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The Daily Wildcat

The Daily Wildcat

 

Column: Rape is rape, even if it happens in prisons

When neurosurgeon and presidential-hopeful Ben Carson caused a big flap a few weeks ago with his comments about prison turning people gay, this page made no comment — in part because Carson is not going to be the Republicans’ nominee for president, and in part because almost nobody seriously agrees with Carson’s ideas about gay people. He’s a lone voice in the wilderness, shouting things like “a lot of people […] go into prison straight — and when they come out, they’re gay” into the wind. Who cares?

But Carson’s comments do draw attention to other, more insidious and widespread ideas about the rape that is endemic in American prisons: the Bureau of Justice Statistics found that in 2011 and 2012, four percent of people in prison and almost 10 percent of those in juvenile detention were raped. Half of those assaults were perpetrated not by other prisoners, but by prison staff.

Immediately after Carson asserts that men who go into prison straight return to the outside world as raging homosexuals, he asks, “So, did something happen while they were in there? Ask yourself that question.”

People aren’t more likely to identify as lesbian, gay, bisexual or transgender after a prison sentence than before. There’s not a single scientific study that can back Carson up. But that insinuating question at the end suggests that he wasn’t talking about people turning gay after their release from prison at all — he was talking about them being raped by other men while inside.

Carson is part of a larger trend in politics, mostly on the right, that tries to equate prison rape with consensual gay sex, spin it as a form of justice for sex offenders, turn it into a joke or otherwise explain it away.

Mike Huckabee, also a presumptive Republican candidate for president in 2016, wrote a chapter in his wildly successful “I’m running for president” book, “God, Guns, Grits, and Gravy,” titled, “Bend Over and Take It Like a Prisoner!” Get it? Because the federal government taxing its citizens is similar to a rapist assaulting another prisoner while the victim is in government custody. Isn’t that funny?

And in popular media, too, like “Law and Order: Special Victims Unit,” an ostensibly progressive show that advocates on behalf of sexual assault victims, suspects are frequently threatened with the prospect of being raped behind bars. These are terrible people, yes — rapists and child abusers themselves. But unlike what Brother Dean would have us believe, even terrible people don’t deserve rape. A justice system that operates on the principle “an eye for an eye” is not a justice system at all.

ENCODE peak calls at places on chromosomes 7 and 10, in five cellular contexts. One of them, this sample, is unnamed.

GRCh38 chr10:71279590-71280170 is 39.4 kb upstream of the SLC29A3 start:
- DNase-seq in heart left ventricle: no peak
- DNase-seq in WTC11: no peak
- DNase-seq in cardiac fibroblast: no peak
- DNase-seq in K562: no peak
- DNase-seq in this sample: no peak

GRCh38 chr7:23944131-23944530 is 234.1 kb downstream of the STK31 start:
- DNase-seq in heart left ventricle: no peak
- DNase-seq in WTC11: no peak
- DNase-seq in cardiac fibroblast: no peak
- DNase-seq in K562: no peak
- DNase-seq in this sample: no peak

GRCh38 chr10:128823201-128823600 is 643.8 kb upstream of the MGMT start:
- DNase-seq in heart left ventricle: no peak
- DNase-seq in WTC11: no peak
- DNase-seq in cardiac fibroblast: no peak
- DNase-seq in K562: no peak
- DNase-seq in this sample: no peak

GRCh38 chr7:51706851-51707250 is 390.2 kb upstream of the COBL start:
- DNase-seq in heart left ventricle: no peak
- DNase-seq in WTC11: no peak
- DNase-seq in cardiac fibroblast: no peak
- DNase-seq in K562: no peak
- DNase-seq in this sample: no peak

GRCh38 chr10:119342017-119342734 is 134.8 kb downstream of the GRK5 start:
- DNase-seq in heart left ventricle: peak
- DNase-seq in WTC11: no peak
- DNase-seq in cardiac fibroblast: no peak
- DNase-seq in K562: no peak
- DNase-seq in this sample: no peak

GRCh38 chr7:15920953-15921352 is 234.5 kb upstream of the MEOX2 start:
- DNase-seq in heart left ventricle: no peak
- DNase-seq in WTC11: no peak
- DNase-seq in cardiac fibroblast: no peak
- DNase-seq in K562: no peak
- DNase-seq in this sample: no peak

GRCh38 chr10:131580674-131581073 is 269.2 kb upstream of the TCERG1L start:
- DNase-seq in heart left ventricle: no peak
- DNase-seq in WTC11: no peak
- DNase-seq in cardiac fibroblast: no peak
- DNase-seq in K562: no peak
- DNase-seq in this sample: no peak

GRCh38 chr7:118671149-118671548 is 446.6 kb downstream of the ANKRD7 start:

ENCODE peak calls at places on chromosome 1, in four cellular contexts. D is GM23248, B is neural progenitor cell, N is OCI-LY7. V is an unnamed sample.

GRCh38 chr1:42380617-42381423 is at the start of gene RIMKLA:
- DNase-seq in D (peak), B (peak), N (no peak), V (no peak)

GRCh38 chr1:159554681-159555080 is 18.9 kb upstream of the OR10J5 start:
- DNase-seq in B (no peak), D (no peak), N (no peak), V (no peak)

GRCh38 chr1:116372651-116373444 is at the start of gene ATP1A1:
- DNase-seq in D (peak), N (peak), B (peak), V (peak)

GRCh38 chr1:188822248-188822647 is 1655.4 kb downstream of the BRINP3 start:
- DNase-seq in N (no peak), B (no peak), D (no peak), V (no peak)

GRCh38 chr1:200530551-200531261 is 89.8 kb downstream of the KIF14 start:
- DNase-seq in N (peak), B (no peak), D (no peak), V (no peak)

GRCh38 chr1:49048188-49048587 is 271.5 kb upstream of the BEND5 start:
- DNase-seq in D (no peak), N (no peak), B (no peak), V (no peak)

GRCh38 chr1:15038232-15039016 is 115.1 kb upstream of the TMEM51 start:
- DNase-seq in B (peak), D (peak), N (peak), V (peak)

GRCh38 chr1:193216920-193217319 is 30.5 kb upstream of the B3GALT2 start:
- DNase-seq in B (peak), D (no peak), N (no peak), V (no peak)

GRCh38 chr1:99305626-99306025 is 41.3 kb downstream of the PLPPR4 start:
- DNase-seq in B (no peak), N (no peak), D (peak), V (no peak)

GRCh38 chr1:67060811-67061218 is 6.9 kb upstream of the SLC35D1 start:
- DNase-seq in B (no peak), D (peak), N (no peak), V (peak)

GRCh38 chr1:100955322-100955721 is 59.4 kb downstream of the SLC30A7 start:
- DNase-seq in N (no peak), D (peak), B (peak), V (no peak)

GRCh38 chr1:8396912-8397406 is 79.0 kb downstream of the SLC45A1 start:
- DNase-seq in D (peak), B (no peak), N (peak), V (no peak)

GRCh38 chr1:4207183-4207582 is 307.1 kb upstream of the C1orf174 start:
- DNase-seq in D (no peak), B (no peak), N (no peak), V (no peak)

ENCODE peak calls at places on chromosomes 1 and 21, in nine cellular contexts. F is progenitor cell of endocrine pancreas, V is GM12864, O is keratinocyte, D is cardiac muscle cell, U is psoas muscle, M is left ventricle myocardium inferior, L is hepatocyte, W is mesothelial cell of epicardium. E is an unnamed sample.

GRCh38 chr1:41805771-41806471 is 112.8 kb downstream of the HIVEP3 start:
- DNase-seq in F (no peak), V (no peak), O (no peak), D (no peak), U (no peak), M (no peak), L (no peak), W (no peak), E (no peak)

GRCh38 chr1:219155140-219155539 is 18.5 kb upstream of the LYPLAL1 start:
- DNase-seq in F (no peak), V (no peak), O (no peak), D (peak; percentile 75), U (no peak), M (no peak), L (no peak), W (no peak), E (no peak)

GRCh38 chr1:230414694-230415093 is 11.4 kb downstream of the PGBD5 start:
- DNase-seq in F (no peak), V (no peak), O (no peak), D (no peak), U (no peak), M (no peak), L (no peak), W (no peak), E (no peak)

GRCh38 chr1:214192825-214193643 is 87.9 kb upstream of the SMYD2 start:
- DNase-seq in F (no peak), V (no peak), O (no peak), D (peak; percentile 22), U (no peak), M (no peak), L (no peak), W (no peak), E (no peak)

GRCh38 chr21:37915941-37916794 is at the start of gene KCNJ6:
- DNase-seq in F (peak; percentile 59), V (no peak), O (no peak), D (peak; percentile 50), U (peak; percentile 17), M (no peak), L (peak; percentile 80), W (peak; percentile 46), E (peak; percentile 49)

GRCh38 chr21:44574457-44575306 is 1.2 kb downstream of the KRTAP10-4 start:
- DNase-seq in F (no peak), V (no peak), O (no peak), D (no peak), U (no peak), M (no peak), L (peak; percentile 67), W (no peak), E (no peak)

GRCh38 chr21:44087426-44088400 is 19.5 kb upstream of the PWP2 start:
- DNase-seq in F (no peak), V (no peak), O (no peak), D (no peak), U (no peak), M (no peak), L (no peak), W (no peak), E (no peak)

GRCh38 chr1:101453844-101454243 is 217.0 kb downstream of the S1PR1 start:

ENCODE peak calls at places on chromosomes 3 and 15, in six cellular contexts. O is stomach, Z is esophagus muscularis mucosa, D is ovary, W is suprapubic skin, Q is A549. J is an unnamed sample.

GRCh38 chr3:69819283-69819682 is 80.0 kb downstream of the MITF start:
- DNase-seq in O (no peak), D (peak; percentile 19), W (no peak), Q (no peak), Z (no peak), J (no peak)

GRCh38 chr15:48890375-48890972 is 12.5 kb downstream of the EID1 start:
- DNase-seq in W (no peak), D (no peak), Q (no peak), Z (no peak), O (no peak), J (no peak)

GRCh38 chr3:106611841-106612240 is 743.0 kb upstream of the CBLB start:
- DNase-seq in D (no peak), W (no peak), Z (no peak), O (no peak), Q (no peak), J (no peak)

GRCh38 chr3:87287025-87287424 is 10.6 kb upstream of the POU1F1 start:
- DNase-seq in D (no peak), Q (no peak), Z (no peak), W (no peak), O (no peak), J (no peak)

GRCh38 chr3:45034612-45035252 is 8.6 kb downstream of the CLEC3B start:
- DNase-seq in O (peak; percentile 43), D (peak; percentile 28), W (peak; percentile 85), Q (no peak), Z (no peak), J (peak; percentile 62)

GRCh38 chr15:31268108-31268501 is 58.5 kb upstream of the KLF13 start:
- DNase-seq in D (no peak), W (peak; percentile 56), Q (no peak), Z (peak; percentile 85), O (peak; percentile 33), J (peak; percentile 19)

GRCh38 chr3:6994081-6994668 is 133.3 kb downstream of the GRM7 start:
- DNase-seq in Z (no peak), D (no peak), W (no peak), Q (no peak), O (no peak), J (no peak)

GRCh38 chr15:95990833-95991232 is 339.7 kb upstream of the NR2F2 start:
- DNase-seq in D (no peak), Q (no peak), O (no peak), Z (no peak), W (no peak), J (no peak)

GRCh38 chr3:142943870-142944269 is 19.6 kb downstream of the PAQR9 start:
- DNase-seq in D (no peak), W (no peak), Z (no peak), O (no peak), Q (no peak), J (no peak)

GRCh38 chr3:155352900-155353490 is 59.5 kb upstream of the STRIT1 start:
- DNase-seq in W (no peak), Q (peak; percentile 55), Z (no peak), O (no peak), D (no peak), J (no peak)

At a time when sexual assault advocacy is gaining attention and traction among the public and policymakers alike — first within the military, now on our nation’s college and university campuses — we need to be talking about the fact that nobody deserves to be raped, especially not people who are wholly dependent on the government for their wellbeing. 

In a partial acknowledgment of the scope of the problem and the government’s inherent responsibility to protect its prisoners during their time in prison, Congress passed the Prison Rape Elimination Act, or PREA, in 2003, which laid out basic steps prisons could take to protect their most vulnerable populations and improve the reporting and response steps taken after an assault. States were given until 2014 to comply. Arizona is one of seven states that simply refused.

As the executive director of Middle Ground Prison Reform in Tempe, Donna Leone Hamm said last year when it became apparent that Arizona was going to miss the deadline, “There are very few Arizona legislators that authentically care about inmate safety.” That needs to change.

And even those of us who can’t find it in our hearts to “care about inmate safety” can at least care about what willful noncompliance is costing the state — at least five percent of our federal prison funds are being withheld until the state adopts PREA, at a time when higher education funding is being slashed to pay for state prisons.

So while Ben Carson is just a far-right troll, the ideas behind his ranting are still dangerous. If the past few years of seeing sexual-assault advocacy in the news have taught us anything, it ought to be this: No victim is a perfect victim, but rape is still rape. And rape is always wrong.

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Jacquelyn Oesterblad is opinions editor. Follow her on Twitter.

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